Inventor, engineer and futurist, Nikola Tesla, is best remembered for his contribution to the development of the modern alternating current (AC) electricity supply system. A prolific inventor, he had around 300 patents for his inventions. Even though he earned a considerable amount of money, he had poor money management skills and died a poor man.
Theoretical physicist Richard Feynman won the Nobel Prize in Physics in 1965, along with Julian Schwinger and Shin'ichirō Tomonaga, for his research on quantum electrodynamics. He also contributed to the development of the atomic bomb. Feyman made it to Physics World’s list of the 10 greatest physicists of all time.
Hailed as a brilliant scientific mind, American physicist J Robert Oppenheimer, led the Manhattan Project which resulted in the development of atomic bomb during the World War II. The bombs were dropped on the Japanese cities of Hiroshima and Nagasaki in 1945. However, Oppenheimer was in a constant conflict over the moral issue of the weapons of mass destruction and rallied against nuclear proliferation.
Remembered for his varied contribution to astrophysics, Subrahmanyan Chandrasekhar is perhaps best known for his work on the evolution of massive stars. Today known as Chandrasekhar limit, it contributed to final understanding of supernovas, neutron stars, and black holes. A prolific writer, he also did significant work on energy transfer by radiation in stellar atmospheres and convection on solar surface.
Apart from teaching at the City College of New York, theoretical physicist Michio Kaku also often pens his thoughts in blogs and has written several bestselling books, such as The God Equation. His research is focused on the string theory. He also believes in the existence of aliens.
A doctorate in physics from MIT Cambridge, Ronald McNair worked on chemical lasers before joining NASA and in 1984 flew as a mission specialist on STS-41-B aboard Challenger, becoming the second African-American to do so. In January 1986, he was selected to fly on STS-51-L, but was killed along with rest of the crews when Challenger disintegrated soon after liftoff.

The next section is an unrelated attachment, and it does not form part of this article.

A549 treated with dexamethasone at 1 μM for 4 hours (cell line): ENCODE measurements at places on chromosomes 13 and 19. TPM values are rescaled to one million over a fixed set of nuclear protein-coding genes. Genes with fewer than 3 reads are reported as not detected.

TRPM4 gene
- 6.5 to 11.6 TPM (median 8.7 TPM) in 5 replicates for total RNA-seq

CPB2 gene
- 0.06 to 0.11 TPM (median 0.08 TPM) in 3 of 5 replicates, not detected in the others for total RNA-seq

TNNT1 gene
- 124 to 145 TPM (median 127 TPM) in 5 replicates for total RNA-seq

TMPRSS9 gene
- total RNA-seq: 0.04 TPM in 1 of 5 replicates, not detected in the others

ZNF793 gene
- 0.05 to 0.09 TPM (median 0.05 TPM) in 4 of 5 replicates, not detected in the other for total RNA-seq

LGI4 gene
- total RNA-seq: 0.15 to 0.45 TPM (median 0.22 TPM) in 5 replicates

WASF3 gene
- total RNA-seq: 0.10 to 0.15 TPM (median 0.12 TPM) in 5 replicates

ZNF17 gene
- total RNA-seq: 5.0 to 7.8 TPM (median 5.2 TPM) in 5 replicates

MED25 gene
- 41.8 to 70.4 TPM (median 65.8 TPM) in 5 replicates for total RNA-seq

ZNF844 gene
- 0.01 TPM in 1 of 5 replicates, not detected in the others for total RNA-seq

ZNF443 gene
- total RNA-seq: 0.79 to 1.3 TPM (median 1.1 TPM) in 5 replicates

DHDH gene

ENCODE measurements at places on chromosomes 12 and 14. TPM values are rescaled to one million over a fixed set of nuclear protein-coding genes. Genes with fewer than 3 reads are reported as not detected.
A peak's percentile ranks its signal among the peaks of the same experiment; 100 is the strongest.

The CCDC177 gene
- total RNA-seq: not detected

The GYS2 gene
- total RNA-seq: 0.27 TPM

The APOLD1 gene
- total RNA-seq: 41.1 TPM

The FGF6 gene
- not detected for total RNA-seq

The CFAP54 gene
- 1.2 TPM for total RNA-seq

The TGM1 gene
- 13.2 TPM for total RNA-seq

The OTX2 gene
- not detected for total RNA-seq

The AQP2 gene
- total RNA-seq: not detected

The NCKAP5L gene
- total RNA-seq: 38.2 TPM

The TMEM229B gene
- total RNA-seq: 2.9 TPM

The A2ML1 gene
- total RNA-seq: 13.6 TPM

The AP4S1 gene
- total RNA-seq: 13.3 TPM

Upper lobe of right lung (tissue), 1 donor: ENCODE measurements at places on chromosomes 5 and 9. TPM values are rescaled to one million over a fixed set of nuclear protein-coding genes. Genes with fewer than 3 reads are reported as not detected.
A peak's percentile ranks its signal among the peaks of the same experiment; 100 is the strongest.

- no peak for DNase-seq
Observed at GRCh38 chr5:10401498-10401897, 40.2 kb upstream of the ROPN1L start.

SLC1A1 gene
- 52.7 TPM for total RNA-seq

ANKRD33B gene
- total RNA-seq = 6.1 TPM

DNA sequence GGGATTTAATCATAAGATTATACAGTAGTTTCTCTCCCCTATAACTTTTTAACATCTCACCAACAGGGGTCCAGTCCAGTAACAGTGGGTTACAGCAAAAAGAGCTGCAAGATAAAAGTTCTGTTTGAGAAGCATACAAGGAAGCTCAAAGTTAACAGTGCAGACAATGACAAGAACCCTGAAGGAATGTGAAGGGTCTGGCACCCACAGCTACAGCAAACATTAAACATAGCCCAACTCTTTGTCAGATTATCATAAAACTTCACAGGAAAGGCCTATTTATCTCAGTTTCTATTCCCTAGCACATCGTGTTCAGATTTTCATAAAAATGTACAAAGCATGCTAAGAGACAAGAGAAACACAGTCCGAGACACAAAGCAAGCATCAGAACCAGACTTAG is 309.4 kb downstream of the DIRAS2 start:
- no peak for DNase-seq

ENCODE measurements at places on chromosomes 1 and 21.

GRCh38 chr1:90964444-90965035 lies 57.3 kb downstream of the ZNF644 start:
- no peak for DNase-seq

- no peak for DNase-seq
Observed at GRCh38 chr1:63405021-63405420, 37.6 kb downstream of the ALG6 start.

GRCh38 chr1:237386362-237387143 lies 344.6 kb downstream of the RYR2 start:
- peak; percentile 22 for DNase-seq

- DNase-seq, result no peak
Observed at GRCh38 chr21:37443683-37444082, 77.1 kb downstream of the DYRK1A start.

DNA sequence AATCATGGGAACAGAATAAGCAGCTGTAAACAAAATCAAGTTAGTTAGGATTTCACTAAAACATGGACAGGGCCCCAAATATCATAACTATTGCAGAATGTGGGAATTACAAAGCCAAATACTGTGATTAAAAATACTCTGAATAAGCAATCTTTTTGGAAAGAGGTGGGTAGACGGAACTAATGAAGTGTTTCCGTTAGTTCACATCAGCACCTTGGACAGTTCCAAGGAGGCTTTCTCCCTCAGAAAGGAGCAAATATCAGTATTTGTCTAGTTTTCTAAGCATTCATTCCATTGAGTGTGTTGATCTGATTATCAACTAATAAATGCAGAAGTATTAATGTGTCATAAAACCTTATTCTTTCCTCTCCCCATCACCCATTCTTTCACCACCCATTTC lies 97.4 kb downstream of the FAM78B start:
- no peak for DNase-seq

American theoretical-physicist Kip Thorne, who is noted for his contributions in gravitational physics and astrophysics, is known for Thorne-Żytkow object, Thorne-Hawking-Preskill bet, LIGO, gravitational waves and the book Gravitation. Thorne along with Rainer Weiss and Barry C. Barish received the Nobel Prize in Physics in 2017 for their contributions to the LIGO detector and the observation of gravitational waves.
Edward Teller was one of the famous "Martians,” or eminent Hungarian scientists who had migrated to the U.S. A prominent chemical engineer and nuclear physicist, he was part of the team that created the world’s first atomic bomb and also designed the first hydrogen bomb, or thermonuclear bomb.
American astronomer Vera Rubin is best known for her pioneering discoveries on galaxy rotation rates, her groundbreaking work confirming the existence of dark matter and for her life-long advocacy for women in science. She studied the galactic rotation curves and provided strong evidence of the existence of dark matter. The Vera C. Rubin Observatory in Chile is named after her.
Nobel Prize-winning American physicist Murray Gell-Mann is best remembered for his research on elementary particles. The Yale and MIT alumnus later taught at Caltech and is credited with coining the terms "quark" and "strangeness" in quantum physics. A linguistic enthusiast, he also co-established the Evolution of Human Languages program.
Swiss-American physicist and engineer Bernhard Caesar Einstein was better known as the only grandchild of Albert Einstein to have survived beyond childhood. While two of his biological brothers died in infancy, his parents adopted a girl child, too. He grew up to work on night vision and laser technology.
Better known as former U.S. president Donald Trump’s uncle, John G. Trump was an MIT physicist and engineer. Though he had initially aspired to be an architect and join his brother Fred’s real-estate business, John later concentrated on his research that led to the invention of high-voltage generators.
Freeman Dyson was a British-American theoretical and mathematical physicist, mathematician, and statistician. He made major contributions in the fields of quantum field theory, astrophysics, random matrices, quantum mechanics, and nuclear physics. He originated the concept that went on to be known as Dyson's transform. He received the Golden Plate Award of the American Academy of Achievement in 1986.
American theoretical physicist, mathematician, and string theorist Brian Greene is noted for popularising string theory through his books like The Elegant Universe, and The Fabric of the Cosmos and related PBS television specials. Greene taught as professor of physics at Cornell University, and presently serves as a professor at Columbia University. He is the co-founder and chairman of the World Science Festival.